HARRISBURG (KDKA) - A local state representative has proposed a constitutional amendment to get the state of Pennsylvania out of the liquor business.
It's the latest version of a very old debate in Pennsylvania.
Remember the old state store system where customers went up to a counter, used a catalog and then asked a clerk to get the bottle of spirits or wine for us, since we weren't allowed to examine bottles ourselves?
A lot has changed since those days, but the debate to privatize continues.
Today's modern wine and spirits stores resemble nothing out of the past. Customers usually have plenty of choices, a variety of pricing and special deals, knowledgeable clerks to answer questions and a much more customer-friendly environment.
But one thing remains the same: the stores are still owned by the state.
"I believe core functions of government include infrastructure, education, the promotion of economic activity, security, law enforcement. I don't think that selling alcohol is a core function of government," Pennsylvania Rep. Natalie Mihalek, an Upper St. Clair Republican, told KDKA political editor Jon Delano on Monday.
Mihalek says no matter the improvements, the state should be out of the liquor business, so she's introduced a constitutional amendment to let voters decide that fundamental question.
"Now is a relevant time to reignite this discussion regarding privatization because it is really a question of what is the appropriate role of government," she said.
WATCH: KDKA's Jon Delano reports
Pennsylvania Rep. Dan Deasy, the senior Democrat on the House Liquor Control Committee, calls Mihalek's amendment "reckless" because it does not spell out what replaces the wine and spirits stores.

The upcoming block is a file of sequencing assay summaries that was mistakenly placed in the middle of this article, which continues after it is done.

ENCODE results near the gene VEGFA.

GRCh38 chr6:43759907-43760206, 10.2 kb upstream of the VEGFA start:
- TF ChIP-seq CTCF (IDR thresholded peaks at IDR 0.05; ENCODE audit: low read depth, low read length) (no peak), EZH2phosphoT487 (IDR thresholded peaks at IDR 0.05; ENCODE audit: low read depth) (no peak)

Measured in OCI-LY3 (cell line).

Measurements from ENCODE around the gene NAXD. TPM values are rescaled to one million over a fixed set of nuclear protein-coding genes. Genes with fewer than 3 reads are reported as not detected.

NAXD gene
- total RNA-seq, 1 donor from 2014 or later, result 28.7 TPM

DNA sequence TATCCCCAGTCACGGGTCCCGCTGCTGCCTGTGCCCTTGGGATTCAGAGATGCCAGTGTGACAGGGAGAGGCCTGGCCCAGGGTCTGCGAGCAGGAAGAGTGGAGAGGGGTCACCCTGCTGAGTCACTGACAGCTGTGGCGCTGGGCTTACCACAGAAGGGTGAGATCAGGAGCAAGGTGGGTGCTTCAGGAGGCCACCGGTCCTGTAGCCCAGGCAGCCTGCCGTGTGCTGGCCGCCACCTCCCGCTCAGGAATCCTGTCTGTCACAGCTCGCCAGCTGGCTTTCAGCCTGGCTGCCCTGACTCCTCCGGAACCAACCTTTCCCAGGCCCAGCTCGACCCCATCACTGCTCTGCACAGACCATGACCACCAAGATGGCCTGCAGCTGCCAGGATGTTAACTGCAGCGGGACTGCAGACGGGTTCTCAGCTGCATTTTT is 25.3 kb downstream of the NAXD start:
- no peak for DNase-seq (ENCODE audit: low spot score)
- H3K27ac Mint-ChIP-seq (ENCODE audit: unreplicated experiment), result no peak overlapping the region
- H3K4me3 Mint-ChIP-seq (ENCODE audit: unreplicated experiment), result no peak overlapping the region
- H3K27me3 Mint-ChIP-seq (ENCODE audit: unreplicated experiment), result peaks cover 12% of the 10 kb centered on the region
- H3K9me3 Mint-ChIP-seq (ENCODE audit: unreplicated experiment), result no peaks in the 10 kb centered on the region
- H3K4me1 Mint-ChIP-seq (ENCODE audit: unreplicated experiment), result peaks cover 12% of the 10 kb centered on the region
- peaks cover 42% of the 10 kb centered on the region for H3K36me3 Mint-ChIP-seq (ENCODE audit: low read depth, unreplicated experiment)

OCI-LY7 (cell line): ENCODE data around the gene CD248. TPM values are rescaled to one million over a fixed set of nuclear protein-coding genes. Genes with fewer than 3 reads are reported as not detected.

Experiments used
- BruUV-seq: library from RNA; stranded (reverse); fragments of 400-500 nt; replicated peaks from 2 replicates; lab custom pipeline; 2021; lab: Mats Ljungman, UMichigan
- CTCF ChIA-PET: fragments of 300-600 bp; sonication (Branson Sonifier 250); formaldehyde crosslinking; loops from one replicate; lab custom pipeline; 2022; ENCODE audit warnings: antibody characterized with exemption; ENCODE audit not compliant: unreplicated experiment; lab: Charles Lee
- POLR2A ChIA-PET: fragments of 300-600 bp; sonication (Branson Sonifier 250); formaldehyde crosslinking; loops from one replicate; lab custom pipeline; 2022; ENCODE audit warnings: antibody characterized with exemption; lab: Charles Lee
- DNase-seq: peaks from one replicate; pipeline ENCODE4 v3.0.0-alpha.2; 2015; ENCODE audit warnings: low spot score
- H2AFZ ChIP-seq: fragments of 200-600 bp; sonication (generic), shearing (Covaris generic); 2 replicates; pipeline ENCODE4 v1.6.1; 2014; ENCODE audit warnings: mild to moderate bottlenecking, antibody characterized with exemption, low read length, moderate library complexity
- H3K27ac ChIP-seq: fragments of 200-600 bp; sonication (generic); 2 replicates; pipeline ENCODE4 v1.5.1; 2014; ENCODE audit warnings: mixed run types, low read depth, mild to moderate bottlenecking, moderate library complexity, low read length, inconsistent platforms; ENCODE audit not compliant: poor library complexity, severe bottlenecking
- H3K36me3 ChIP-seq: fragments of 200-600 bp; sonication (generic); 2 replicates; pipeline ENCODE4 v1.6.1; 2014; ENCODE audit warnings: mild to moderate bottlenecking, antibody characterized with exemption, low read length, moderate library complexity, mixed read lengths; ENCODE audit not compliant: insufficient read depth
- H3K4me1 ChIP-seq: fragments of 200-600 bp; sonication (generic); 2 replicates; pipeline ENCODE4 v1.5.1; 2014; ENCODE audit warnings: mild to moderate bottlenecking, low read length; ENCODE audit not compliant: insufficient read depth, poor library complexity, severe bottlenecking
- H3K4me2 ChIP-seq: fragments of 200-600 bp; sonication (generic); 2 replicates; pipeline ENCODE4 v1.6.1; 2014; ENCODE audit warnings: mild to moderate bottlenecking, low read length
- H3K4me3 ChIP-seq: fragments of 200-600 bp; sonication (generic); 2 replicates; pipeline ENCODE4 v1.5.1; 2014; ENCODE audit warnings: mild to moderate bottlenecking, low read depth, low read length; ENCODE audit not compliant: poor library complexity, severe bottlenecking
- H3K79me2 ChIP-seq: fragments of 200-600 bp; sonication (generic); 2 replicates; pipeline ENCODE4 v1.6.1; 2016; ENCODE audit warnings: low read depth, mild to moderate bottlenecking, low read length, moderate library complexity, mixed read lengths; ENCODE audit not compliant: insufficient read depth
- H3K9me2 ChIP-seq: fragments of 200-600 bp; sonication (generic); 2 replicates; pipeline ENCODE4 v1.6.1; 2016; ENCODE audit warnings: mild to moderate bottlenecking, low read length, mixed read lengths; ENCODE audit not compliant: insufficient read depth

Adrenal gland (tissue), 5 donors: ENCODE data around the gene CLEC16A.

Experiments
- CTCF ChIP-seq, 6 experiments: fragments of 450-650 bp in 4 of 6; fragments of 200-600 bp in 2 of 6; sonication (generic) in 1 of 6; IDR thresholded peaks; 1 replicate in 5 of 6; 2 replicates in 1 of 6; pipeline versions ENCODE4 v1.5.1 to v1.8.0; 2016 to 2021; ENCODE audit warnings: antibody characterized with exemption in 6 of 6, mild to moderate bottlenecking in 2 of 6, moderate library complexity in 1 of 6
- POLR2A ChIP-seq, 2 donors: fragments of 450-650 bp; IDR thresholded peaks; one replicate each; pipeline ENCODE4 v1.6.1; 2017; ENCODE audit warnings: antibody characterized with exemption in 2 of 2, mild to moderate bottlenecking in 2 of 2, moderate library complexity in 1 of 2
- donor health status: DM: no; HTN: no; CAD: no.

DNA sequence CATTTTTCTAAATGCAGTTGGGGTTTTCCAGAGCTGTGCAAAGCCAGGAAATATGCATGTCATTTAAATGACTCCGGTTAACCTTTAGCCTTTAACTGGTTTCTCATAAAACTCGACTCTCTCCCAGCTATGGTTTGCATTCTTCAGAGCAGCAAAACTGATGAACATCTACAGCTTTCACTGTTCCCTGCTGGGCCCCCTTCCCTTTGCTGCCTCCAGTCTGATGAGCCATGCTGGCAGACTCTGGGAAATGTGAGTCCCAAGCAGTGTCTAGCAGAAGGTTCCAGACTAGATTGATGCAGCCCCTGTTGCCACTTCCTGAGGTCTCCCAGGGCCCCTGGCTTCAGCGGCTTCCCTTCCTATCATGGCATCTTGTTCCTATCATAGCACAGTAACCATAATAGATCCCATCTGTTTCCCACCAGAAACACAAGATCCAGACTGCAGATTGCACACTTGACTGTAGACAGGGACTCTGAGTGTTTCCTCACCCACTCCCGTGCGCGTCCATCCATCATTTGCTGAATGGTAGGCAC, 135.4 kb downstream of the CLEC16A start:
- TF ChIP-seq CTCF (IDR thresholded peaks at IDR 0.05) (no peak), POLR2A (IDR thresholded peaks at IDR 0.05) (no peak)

Under Mihalek's bill, the legislature would have 18 months if the amendment passes to design a new system.
"The voters should know exactly what they're voting on, and how do we fill in the hole in the budget?" asks Deasy.
"The LCB (Liquor Control Board) transfers $185 million a year to the General Fund. That provides a lot of programs, a lot of services, even to the police budget," says Deasy.
Pennsylvania taxpayers have owned and operated the state liquor system since Prohibition ended in 1933. Attempts to privatize – or turn this business over to private companies – have failed, so Mihalek wants to try the constitutional amendment approach.
"Should our government be engaged in the sale of liquor in Pennsylvania? So that is the fundamental question," she said.
But Deasy and other critics say there is a cost to privatization since state-owned liquor stores return a profit.
"It returns a generous profit after all expenses to the taxpayers. So whether you drink or not, this is a benefit for all Pennsylvanians," says Wendell Young, who heads United Food and Commercial Workers Union which represents employees at the wine and spirits stores.
Young says privatization will raise prices and limit consumer choice, down from 5,000 bottles in many of our state-run stores to a few hundred in private stores.
"Most supermarkets that have come to dominate, supermarkets and big-box stores in other states, carry a few hundred items. The biggest specialist stores, which are rare and few between, might carry 500 to 900 items," he adds.
Mihalek is not worried about either supply or prices.
"The market will determine what's being sold," she says.
The House Liquor Control Committee held hearings on Monday, but no indication yet if and when the legislature will send this amendment to the voters.
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